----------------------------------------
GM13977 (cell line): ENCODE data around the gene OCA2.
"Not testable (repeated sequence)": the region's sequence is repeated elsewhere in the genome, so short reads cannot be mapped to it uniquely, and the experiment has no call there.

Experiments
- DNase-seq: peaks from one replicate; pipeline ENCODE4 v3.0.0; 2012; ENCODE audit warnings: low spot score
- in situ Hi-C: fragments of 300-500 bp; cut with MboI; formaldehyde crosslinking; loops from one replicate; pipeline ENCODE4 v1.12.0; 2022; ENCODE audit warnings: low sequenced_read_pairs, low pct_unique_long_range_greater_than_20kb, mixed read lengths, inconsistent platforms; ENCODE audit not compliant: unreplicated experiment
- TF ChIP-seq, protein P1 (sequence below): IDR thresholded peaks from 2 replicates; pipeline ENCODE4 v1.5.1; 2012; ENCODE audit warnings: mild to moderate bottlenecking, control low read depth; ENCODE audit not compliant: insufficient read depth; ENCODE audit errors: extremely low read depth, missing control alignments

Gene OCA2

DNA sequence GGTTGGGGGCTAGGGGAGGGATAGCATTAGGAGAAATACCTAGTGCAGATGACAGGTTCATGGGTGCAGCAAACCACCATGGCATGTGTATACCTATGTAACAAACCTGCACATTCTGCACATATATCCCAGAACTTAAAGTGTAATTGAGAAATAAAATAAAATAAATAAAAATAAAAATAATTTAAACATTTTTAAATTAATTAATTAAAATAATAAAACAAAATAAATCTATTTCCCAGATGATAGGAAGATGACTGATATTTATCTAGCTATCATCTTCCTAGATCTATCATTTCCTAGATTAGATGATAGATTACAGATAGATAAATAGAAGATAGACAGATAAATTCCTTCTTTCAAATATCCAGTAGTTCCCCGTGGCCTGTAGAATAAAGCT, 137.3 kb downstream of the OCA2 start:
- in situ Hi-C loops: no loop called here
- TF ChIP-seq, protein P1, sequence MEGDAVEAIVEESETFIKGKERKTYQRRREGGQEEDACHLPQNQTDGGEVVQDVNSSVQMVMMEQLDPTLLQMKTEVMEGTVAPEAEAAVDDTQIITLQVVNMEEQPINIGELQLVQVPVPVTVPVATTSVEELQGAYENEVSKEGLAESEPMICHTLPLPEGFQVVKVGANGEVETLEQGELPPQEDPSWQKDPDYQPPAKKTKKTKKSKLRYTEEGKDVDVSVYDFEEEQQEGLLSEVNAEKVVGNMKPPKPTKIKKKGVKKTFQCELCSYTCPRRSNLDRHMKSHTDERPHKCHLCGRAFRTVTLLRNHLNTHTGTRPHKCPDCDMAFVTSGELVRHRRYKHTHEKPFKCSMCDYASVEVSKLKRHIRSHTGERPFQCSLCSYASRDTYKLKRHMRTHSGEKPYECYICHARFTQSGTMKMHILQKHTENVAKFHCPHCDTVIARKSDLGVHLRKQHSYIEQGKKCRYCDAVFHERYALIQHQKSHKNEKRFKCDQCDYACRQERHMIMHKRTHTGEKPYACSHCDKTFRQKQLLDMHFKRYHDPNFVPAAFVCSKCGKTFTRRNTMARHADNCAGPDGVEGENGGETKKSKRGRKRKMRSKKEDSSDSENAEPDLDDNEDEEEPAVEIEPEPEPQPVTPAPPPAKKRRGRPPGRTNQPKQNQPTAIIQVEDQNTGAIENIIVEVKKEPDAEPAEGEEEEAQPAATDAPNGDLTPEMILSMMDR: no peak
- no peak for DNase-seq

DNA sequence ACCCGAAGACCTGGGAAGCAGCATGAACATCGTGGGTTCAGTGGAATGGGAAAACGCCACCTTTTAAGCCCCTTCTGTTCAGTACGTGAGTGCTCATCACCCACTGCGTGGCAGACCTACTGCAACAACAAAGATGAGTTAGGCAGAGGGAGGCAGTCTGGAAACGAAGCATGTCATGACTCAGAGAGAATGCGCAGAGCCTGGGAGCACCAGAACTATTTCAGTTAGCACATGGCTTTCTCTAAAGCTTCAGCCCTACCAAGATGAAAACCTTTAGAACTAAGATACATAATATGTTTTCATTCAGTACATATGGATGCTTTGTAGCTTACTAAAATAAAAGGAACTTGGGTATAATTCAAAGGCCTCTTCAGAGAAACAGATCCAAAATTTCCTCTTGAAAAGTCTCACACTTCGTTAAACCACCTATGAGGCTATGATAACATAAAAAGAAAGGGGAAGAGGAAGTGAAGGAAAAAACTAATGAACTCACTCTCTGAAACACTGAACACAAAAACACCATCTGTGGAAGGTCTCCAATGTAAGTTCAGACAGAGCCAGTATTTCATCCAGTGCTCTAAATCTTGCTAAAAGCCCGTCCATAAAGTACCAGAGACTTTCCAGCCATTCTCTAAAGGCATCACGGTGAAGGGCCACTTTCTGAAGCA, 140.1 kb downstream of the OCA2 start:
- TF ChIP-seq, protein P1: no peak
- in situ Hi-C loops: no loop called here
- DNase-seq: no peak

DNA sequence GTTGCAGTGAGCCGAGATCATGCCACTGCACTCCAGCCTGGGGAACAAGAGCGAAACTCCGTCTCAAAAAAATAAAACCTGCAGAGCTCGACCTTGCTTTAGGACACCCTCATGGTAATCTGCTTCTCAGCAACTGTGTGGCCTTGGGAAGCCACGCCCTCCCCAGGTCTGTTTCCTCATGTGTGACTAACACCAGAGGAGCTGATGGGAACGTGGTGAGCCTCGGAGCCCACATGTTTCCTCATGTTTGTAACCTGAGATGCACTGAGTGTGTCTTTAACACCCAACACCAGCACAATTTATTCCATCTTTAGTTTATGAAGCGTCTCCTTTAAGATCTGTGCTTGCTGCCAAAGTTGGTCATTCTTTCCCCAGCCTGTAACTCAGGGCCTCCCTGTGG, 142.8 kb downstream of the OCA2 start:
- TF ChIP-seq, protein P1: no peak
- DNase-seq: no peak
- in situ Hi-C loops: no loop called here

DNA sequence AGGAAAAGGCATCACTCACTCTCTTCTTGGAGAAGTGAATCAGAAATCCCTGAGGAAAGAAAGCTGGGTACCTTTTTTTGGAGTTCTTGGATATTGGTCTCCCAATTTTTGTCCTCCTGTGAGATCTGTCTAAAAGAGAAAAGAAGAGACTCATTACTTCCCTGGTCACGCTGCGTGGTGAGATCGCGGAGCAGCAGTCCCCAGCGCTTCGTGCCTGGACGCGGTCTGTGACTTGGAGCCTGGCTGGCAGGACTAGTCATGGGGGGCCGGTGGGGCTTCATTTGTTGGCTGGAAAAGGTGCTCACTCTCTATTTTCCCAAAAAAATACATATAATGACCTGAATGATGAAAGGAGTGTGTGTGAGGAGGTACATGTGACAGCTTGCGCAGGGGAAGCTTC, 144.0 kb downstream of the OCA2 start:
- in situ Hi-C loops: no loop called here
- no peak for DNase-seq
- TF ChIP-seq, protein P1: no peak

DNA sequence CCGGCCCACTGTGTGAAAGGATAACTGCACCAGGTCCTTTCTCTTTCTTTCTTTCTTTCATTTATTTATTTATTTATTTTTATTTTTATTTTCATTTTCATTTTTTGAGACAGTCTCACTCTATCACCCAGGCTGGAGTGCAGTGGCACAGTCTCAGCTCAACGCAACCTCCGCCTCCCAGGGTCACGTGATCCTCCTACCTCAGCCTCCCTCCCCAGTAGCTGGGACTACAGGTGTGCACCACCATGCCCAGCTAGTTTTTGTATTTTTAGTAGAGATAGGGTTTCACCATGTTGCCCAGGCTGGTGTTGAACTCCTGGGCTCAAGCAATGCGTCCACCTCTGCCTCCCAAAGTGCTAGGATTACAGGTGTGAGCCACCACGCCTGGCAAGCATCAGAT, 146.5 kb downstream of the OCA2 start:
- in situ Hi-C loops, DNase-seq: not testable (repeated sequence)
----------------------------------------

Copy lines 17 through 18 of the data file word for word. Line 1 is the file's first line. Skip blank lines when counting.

- TF ChIP-seq, protein P1: no peak
- DNase-seq: no peak